From Lab to Classroom: How NASA Tech Improves Learning

Originally published 08/10/2021

While NASA prepares for the next wave of deep space exploration, with Artemis I set for this year, students are gearing up for the new school year. What they may not know is that NASA is also in classrooms.

We’ve selected a few examples of how companies transformed NASA technology, data, or know-how into products that help create an out-of-this-world learning experience in school or at home. From smart glasses to digital field trips, check out some tools with NASA origins that inspire the next generation of explorers.

1. Students can practice their green thumbs with a garden inspired by the Red Planet.

As humankind gets closer to living on Mars, NASA needs to solve how to grow food in the Red Planet’s not-so-ideal alien soil. In the meantime, students here on Earth can give it a go using the Martian Garden. Loaded with the same Martian soil simulant that NASA’s Jet Propulsion Laboratory in Southern California uses to test rovers, the kits also come with a mix of seeds, such as cabbage and kale, that can germinate quickly and easily. Sourced from the Mojave Desert in California, the simulant is a good match to the mineral and chemical composition of soil from Mars, according to JPL experts.

2. NASA-born smart glasses can train brains to stay focused.

From the cockpit to the classroom, the human brain tends to wander. Enter the Narbis smart glasses. Based on NASA algorithms aimed at using neurofeedback to train pilots to control their attention, a skill they could then use in flight, the lenses darken as the user’s brainwaves shift to the lower frequencies associated with distraction. Users must focus on the task at hand to get the higher-frequency brainwaves flowing and the glasses clear again, providing a real-time incentive to stay focused – no matter the setting. Students can use the glasses while studying or doing schoolwork to help train and control their attention.

3. Explore Mars like a rover with a virtual “field trip” app.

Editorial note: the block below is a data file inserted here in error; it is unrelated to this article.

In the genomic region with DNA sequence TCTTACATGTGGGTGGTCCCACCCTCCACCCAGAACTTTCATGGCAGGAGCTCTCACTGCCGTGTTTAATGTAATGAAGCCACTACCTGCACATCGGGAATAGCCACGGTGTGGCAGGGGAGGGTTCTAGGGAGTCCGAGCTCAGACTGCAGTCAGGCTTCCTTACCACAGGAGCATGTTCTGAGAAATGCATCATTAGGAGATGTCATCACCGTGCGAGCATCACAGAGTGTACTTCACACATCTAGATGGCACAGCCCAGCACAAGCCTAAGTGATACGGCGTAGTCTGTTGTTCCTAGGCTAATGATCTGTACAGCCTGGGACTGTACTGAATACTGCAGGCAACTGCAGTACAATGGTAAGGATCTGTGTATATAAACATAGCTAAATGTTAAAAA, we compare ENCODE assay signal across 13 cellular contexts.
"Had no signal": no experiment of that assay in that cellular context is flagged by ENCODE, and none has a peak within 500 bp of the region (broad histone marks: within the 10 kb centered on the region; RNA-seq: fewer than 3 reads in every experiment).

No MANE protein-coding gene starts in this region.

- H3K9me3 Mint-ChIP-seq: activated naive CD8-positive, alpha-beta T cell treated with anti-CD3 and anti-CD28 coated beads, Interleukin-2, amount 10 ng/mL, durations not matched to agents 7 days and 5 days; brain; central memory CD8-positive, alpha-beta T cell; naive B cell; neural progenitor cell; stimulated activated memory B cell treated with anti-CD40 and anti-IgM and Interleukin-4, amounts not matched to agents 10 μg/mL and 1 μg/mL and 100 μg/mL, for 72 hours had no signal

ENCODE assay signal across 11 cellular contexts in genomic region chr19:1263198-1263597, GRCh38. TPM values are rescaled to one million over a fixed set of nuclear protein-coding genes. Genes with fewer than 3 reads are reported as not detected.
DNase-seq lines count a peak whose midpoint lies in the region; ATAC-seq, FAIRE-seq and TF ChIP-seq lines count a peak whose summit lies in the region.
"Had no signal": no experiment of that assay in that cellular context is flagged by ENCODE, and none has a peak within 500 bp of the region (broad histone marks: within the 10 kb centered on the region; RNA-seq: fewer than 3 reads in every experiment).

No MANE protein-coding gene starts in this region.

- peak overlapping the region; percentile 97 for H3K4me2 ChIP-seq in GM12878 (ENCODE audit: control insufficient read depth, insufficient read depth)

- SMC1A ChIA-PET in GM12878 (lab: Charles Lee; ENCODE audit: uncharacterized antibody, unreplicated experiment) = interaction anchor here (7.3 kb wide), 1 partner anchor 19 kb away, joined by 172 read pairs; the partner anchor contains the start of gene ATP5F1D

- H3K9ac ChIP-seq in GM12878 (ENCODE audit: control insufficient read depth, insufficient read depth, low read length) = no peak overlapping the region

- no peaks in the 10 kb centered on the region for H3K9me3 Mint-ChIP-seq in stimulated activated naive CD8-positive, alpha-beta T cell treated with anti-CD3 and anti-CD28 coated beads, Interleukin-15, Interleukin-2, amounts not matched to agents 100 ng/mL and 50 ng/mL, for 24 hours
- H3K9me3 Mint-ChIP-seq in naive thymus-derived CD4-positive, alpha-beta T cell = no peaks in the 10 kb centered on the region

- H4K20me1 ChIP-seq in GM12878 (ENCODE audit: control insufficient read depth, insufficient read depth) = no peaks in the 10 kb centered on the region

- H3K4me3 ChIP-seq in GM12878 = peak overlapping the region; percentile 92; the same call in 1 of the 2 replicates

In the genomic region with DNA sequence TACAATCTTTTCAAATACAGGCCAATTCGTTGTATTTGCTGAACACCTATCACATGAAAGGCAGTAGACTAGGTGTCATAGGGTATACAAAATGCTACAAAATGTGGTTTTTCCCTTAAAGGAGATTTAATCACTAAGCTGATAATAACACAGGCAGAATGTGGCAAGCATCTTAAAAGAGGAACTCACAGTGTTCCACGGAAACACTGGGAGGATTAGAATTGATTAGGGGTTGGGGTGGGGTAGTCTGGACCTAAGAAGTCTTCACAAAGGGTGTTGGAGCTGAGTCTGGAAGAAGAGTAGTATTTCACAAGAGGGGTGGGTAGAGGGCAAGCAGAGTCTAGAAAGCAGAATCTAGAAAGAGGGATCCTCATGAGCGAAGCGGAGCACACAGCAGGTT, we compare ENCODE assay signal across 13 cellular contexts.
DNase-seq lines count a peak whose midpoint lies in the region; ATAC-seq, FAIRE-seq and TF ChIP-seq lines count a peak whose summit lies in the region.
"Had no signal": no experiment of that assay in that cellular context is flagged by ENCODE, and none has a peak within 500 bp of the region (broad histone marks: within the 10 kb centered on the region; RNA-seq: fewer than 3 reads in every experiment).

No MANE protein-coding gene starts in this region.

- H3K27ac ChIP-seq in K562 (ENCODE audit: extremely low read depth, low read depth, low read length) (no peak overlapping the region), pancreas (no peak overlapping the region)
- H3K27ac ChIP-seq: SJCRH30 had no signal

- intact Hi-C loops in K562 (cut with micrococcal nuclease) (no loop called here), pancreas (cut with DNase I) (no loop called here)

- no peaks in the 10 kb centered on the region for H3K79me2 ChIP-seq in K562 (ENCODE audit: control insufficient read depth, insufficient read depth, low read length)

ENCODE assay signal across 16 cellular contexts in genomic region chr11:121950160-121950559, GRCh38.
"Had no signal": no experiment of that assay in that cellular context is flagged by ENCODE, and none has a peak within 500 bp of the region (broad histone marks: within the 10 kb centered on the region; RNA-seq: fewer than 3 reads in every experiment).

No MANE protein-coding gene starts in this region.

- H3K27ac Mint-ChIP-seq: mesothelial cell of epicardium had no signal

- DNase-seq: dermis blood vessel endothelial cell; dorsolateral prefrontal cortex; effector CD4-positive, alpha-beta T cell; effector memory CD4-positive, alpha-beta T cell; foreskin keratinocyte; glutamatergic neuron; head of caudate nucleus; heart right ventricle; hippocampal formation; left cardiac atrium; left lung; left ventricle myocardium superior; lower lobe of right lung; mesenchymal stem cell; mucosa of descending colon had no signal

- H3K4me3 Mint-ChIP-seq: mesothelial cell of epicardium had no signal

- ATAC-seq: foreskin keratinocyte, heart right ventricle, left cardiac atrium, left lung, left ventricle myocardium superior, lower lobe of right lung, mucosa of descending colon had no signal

Whether at home or in classrooms, virtual learning tools and platforms increase access to information and resources – including virtual field trips. Thanks to NASA planetary data, Google offers a virtual walk on the Martian surface through Access Mars. Created with photos taken by NASA’s Curiosity rover, Access Mars gives users a guided tour along the robot’s path, including Curiosity’s landing site, its current location, and Martian landmarks.

4. Satellite data help students protect the planet – one illegal gold mine at a time.

Some students may wonder if they should wait to tackle real-world problems, but not these high schoolers in Weston, Massachusetts. Armed with Earthrise Alliance’s internet-based tool to scan satellite imagery from NASA, the European Space Agency, and the company Maxar Technologies, they pinpointed the locations of illegal gold mines in the Amazon. The mines have devastating effects on protected landscapes. But the vast, forested landscape is hard to monitor from the ground, and even with a satellite’s-eye view, the mines are increasing so fast scientists at Earthrise Alliance were overwhelmed.

By bringing the problem to students, Earthrise Alliance was able to help officials shut down illegal operations while also engaging students with problem-solving on a global scale. Students can get involved and use the satellite-driven educational platform to better understand our rapidly changing world.

A ninth grader at Weston High School in Weston, Massachusetts, scours satellite imagery to locate illegal gold mines in the Yanomami protected territory of the Amazon rainforest in Brazil. Founded by former NASA officials, Earthrise Alliance is helping students engage with emerging environmental stories through Earth-observation data. Credit: Earthrise Education

The Martian Garden Kit


The Martian Garden’s gardening kits include a desktop greenhouse, seeds, fertilizer, and the Mojave Mars Simulant JPL uses to test Mars landers and rovers. Credit: The Martian Garden

A girl wears Narbis glasses while writing, with a tablet nearby

Narbis glasses train the user to focus by darkening when attention wanders and clearing up when focus resumes. They can be used while performing virtually any task. Credit: Narbis

Google used terrain data from NASA’s Curiosity rover to create Access Mars, rebuilding the imagery into smaller pieces that are easier to load over the internet. Credit: NASA/JPL-Caltech